Exploring the historiography of the International Crisis Group (ICG), this article looks critically at the narratives surrounding the organisation’s self-declared success. The focus is specifically on the so-called icg methodology, consisting of field-based research and analysis, practical policy recommendations and high-level advocacy. Combining a three-level approach to the analysis of organisational cultures with Yanow’s concept of organisational myths, the article argues that the icg methodology contains a number of organisational myths that are meant to mask tensions and contradictions in the organisation’s underpinning basic assumptions and values, which, if publicly discussed, could have the power to undermine its expert authority. The four myths looked at in detail are the ‘field facts myth’, the ‘myth of flexible pragmatism’, the ‘myth of uniqueness’ and the ‘neutrality/independence myth’.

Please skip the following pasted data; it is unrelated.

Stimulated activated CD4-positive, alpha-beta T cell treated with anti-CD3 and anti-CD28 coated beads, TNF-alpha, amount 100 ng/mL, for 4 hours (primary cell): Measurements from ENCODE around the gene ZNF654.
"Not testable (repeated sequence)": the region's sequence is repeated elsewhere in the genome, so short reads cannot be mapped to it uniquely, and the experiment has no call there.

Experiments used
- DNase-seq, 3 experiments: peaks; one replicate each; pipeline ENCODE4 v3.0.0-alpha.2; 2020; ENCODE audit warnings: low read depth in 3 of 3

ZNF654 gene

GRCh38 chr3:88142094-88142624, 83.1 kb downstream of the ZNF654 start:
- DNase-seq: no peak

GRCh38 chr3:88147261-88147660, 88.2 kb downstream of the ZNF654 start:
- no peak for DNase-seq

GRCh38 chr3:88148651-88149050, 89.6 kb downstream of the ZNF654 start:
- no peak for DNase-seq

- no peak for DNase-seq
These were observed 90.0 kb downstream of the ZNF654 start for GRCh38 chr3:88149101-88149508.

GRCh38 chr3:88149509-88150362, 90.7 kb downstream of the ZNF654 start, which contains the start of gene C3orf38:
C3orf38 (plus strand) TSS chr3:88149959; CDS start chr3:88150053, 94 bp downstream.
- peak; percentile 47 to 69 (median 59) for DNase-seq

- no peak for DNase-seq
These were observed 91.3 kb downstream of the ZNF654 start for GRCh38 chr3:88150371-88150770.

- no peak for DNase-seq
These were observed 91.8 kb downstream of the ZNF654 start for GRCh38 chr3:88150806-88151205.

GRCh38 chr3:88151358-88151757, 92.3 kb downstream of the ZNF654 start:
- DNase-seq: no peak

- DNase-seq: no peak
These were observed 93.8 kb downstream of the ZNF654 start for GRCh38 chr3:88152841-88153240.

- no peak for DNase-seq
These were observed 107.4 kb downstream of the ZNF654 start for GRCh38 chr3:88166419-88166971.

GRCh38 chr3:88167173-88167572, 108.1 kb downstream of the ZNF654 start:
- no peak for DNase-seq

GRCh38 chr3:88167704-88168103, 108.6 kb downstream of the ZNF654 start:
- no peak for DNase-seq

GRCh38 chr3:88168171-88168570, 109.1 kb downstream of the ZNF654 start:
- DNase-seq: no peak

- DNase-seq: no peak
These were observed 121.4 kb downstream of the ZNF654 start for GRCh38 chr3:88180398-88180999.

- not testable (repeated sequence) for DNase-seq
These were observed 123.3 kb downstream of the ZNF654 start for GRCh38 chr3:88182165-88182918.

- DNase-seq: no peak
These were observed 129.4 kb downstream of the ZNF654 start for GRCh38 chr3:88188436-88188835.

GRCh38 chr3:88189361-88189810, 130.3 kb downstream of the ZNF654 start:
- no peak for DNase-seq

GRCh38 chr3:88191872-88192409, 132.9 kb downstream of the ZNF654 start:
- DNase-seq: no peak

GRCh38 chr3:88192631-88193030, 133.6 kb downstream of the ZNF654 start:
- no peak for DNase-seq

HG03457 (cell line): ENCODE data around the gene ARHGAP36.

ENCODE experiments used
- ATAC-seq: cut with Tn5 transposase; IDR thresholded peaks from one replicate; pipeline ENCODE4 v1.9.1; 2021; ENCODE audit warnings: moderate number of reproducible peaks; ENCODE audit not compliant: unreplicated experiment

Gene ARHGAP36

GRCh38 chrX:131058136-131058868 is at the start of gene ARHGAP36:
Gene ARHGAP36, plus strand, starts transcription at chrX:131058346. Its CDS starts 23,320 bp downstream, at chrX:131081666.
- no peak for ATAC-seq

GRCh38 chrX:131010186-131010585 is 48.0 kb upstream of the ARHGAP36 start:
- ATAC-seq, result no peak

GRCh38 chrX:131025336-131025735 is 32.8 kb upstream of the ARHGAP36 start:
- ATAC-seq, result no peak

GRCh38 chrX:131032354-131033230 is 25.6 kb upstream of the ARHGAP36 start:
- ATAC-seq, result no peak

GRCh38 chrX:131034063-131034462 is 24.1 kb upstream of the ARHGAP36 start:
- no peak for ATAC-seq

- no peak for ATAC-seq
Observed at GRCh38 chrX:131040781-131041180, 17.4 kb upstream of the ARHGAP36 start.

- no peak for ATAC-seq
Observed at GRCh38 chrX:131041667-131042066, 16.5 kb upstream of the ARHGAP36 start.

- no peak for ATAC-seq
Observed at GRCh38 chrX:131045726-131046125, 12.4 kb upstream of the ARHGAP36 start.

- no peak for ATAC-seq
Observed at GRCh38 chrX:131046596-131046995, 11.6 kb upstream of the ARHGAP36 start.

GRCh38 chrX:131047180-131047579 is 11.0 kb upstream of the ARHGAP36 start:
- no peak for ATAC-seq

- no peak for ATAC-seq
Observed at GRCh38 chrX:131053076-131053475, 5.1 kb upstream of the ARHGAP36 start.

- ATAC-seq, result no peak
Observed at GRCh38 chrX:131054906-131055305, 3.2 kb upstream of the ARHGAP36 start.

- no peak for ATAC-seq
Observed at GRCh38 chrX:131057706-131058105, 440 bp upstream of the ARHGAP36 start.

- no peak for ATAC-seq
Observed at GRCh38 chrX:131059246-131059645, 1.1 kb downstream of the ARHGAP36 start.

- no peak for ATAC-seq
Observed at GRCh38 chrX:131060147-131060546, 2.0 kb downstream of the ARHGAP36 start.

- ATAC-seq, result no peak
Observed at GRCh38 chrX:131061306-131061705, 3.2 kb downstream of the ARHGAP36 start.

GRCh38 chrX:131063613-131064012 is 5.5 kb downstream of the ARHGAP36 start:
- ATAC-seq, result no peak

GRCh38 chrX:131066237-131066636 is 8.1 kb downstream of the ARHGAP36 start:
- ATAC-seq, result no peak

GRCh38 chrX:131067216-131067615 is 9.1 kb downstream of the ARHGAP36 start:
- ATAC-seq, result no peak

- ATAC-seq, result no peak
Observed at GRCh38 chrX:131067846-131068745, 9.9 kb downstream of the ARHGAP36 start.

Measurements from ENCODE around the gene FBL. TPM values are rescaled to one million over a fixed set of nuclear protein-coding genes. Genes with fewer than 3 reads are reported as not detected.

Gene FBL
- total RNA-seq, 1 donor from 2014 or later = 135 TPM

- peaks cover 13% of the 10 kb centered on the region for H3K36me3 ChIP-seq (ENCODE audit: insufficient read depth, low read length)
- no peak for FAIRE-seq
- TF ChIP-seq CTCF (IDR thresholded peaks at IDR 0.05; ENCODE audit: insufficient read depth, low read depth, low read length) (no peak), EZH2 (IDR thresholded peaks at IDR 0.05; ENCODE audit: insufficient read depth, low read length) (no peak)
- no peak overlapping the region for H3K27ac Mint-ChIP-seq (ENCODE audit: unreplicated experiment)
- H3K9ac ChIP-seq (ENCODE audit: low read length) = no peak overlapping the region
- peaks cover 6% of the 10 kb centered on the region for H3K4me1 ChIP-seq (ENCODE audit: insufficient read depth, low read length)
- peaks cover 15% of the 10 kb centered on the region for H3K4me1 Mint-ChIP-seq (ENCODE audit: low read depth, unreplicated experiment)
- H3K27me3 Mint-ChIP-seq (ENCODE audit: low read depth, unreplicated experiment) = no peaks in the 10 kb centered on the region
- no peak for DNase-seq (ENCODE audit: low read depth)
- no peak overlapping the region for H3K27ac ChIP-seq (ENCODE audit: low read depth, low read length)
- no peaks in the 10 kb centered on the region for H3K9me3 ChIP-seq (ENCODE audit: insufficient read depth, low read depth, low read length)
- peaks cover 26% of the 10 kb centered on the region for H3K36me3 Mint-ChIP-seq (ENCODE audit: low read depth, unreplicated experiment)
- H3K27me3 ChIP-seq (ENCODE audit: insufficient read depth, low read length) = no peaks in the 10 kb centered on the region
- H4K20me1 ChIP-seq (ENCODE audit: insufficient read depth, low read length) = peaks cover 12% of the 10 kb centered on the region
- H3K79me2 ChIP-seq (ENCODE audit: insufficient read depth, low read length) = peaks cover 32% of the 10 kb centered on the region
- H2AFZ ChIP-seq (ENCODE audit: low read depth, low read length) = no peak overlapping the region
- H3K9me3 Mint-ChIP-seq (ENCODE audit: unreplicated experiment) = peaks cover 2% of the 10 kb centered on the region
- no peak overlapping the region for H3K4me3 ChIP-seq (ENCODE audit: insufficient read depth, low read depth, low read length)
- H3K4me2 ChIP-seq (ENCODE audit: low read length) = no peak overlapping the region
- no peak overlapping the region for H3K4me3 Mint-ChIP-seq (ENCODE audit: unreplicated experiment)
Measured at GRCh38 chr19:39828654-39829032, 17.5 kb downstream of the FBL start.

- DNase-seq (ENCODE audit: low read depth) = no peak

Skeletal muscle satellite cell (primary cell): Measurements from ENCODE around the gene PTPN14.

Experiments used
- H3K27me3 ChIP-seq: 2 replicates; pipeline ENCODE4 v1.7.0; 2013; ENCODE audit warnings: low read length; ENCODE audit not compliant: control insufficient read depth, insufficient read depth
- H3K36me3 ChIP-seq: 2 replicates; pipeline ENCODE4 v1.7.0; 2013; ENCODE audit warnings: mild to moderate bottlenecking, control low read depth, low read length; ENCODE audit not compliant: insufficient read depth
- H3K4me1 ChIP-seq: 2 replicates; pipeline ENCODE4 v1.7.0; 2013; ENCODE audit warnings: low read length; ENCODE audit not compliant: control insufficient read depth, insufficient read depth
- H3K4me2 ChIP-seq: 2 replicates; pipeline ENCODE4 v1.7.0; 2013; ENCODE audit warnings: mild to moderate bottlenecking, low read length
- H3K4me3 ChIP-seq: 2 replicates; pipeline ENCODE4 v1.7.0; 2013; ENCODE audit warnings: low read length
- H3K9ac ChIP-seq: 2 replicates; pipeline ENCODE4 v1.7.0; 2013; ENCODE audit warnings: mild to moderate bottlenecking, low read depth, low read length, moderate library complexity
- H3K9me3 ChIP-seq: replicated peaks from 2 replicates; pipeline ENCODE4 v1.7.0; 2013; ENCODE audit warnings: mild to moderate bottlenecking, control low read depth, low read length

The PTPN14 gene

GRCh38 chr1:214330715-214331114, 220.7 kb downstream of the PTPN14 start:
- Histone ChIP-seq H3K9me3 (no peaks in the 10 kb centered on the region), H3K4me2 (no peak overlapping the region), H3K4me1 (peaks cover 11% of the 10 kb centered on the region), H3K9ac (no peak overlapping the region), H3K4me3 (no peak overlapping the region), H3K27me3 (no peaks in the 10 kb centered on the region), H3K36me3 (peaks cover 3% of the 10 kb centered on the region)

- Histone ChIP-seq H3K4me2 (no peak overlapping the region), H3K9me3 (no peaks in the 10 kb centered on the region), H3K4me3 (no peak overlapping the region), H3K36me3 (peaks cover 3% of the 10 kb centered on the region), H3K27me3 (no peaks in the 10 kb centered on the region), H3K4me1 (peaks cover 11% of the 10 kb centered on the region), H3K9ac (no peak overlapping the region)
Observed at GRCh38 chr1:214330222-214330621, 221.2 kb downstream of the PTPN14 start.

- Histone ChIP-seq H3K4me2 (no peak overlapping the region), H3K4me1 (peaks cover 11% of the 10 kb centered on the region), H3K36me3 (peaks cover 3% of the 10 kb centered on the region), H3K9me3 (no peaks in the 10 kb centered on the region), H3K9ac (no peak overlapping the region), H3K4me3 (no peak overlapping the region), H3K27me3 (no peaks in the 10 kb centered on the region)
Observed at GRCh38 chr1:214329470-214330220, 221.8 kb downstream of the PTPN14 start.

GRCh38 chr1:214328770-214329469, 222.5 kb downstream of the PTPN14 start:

|Number of pages||18|
|Journal||Third World Quarterly|
|Publication status||Published - 16 Jul 2014|
- International Crisis Group (ICG)
- expert authority
- organisational culture
- knowledge market
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Berit Bliesemann de Guevara
- Faculty of Arts and Social Sciences, Department of International Politics - Personal Chair
Person: Teaching And Research